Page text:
$ sudo apt install steam-devices

Or in OpenSuse:

$ sudo zypper install steam-controller

When the installation completes, just fire up Steam in the Big Picture Mode and add your controller. A bit more work that I would have hoped for, but still simple enough. I might sum up my impressions in another blog post. Now I am off to play some games.

Trouble after update

Edit: If you are experiencing problems with your Steam controller after a recent update, check out this blog post.

Autostart Linux Applications in One Command

Usually, when I am done working on the computer, I just suspend it. Thanks to that, I can easily pick up where I left off. But sometimes, I have to swallow the pill and turn it off (for example to preserve charge while traveling). In such cases, you can autostart Linux apps to quickly setup your work environment and get back to being productive. Fortunately, you can easily set this up in desktop environments adhering to Freedesktop standards. These include Gnome and KDE, among others. You just need to copy the .desktop files of your favorite programs from /usr/share/applications/ to the autostart directory. For instance your browser, password manager or a roll-down terminal. If you only want it to start for yourself, copy it to $HOME/.config/autostart. However, for system-wide configuration, the directory is /etc/xdg/autostart. As a result, you don’t have to waste time starting up the same 5 applications every time you reboot. And you can set everything up using just command line. So you can even use it is part of your computer installation script. If you are looking for other ways to automize tedious tasks, check out this guide to automatically configure your computer with Ansible.

Impacts and Ethics of Eating Meat

The health benefits of vegan diet over a balanced omnivorous one have been largely disproved by nutritional research. Since then, the argument has shifted to the negative environmental impact of producing meat. Recently, media has been swarming with articles such as Mean is horrible on Washington Post, or Tax meat and dairy to cut emissions and save lives, study urges on The Guardian. Their authors cherry-pick arguments to support their position, that eating meat (especially beef) is detrimental to the environment. Meanwhile, they ignore any downsides of growing crops. On the latest episode of Revolution Health Radio, Diana Rogers presents a more complete picture of the situation. In the process, she dispels the notion that growing crops is the only environmentally and ethically feasible way of producing food. Listen to it here:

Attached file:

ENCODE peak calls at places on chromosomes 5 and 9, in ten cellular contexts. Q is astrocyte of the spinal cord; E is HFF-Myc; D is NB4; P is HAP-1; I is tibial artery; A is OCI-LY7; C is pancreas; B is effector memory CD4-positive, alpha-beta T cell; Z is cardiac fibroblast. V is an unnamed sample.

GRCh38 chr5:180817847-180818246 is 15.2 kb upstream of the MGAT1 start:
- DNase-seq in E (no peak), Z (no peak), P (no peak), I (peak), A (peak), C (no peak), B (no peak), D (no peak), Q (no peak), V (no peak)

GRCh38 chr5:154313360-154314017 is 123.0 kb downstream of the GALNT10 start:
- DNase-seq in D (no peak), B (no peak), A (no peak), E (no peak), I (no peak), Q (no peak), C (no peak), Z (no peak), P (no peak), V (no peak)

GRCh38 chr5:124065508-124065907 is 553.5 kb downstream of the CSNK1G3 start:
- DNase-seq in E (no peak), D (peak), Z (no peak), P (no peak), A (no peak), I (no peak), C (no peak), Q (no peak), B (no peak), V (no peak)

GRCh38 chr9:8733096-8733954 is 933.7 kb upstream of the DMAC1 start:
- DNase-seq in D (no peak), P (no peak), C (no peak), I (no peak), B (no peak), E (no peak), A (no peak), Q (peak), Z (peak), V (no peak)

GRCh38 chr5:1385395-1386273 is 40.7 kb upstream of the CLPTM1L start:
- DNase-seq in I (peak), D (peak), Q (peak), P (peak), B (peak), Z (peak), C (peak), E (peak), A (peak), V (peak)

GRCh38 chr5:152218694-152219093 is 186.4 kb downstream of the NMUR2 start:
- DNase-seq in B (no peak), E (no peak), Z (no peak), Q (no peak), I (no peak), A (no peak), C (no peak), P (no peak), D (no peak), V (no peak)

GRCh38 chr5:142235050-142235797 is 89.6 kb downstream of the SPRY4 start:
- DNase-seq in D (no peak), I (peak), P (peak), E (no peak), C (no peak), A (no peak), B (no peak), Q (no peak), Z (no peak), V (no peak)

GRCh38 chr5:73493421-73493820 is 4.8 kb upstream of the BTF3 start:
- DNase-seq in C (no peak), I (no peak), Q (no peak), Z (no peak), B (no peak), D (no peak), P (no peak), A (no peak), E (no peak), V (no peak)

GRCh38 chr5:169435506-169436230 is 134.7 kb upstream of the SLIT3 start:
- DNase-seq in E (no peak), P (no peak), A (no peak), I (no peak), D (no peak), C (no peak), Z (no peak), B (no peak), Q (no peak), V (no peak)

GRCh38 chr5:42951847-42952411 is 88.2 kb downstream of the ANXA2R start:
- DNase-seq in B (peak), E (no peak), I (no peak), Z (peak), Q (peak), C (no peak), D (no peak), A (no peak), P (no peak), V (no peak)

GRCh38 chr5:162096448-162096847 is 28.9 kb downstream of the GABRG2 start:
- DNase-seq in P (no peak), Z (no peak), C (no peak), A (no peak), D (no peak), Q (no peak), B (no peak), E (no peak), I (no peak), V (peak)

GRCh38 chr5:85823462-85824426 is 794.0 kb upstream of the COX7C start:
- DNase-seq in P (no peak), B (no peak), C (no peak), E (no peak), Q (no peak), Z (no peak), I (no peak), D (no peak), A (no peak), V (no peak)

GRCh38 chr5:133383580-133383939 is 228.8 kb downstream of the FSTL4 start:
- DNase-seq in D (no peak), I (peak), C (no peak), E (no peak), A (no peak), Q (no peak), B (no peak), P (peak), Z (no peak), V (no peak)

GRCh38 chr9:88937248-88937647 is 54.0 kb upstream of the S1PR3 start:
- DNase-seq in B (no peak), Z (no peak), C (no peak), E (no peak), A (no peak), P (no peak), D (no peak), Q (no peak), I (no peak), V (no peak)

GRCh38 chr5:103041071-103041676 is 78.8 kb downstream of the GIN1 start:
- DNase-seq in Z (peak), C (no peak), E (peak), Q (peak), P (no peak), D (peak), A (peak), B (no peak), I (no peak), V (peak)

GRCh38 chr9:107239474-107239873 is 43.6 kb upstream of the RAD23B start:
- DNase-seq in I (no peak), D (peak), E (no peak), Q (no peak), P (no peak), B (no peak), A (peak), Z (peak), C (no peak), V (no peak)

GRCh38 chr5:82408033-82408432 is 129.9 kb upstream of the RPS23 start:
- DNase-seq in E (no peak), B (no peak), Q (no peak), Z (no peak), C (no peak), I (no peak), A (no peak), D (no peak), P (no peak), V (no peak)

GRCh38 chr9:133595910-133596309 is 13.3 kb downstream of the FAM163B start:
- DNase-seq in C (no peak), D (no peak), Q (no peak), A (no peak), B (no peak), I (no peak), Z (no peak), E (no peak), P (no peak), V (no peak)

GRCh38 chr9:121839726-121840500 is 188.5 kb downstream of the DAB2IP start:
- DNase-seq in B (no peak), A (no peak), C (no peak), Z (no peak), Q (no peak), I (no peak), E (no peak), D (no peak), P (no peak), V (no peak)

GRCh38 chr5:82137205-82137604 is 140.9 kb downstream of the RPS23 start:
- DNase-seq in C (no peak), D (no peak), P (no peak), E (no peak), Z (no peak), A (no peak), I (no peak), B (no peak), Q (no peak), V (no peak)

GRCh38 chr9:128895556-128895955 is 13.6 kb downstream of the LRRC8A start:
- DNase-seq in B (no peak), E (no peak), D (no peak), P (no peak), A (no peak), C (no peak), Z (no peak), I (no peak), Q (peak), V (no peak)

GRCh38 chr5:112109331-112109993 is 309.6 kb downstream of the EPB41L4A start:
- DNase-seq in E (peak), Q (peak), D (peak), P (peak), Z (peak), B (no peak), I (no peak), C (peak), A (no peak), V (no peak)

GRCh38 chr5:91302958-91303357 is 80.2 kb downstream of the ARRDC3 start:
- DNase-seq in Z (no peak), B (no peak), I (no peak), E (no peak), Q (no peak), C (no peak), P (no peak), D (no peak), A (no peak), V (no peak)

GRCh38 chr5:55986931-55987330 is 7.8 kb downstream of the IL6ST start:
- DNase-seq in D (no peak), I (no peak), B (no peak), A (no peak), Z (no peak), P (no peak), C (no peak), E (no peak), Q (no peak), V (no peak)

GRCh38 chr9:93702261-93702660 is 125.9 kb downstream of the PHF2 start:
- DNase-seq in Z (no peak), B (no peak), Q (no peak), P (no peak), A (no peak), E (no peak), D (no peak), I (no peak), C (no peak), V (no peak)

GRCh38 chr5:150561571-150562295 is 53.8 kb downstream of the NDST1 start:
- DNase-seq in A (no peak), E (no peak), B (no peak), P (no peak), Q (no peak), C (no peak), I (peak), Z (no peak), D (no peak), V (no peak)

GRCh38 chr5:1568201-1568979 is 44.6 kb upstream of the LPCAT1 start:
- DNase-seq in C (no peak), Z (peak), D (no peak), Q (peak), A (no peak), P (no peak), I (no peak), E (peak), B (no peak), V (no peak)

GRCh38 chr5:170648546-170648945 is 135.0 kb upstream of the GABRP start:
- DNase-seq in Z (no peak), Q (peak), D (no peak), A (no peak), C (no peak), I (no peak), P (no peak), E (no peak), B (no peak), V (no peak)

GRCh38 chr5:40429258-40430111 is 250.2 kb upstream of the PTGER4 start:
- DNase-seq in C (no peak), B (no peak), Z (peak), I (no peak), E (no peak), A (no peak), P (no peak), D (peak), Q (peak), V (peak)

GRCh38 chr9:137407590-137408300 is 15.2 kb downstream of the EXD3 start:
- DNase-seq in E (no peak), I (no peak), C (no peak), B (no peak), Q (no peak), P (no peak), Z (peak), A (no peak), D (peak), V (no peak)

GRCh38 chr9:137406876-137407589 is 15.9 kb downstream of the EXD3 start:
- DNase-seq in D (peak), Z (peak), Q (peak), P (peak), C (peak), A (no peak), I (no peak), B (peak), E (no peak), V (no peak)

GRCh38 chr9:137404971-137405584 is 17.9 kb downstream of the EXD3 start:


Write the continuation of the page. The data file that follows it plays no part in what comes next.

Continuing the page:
Impacts and Ethics of Eating Meat

20th Anniversary of Diablo

Diablo was my favorite game as a kid. I remember the captivating gloomy, haunted atmosphere, that kept you incessantly on your toes, as if it were yesterday. It is hard to believe that twenty years have come by. Yesterday, Blizzard have announced that they have something special in store for the 20th Diablo anniversary. In the upcoming patch of Diablo 3, they will have recreated the original Diablo campaign. And to make the experience as authentic as possible, characters will only be able to move in 8 directions (instead of 360 degrees). Also, a special grainy filter will be applied to graphics.

Original Diablo remade in Diablo
3

Perhaps it is time to finally buy Diablo 3?

Use Pi-Hole to Block Ads with Raspberry Pi

We live surrounded by ads. Not only in the physical space, but also in the virtual reality of Internet. They don’t just consume a lot of bandwidth and are very obstructive, they usually also unethically track you. While I understand, that content creators need the means to make ends meet, I believe there are better ways to accomplish that, such as Patreon. Now, there are plenty of ways to get rid of ads on traditional computers. For example, browser extensions, such as Privacy Badger and uBlock Origin, or proxys, such as Privoxy). However, on mobile devices, the situation is far less ideal. One way to tackle the problem, is to filter out ads for your whole network. Welcome to Pi-Hole. It is a DNS server for Raspberry Pi, that keeps a blacklist of advertising sites and serves an empty response instead of them, saving both your bandwidth and your sanity.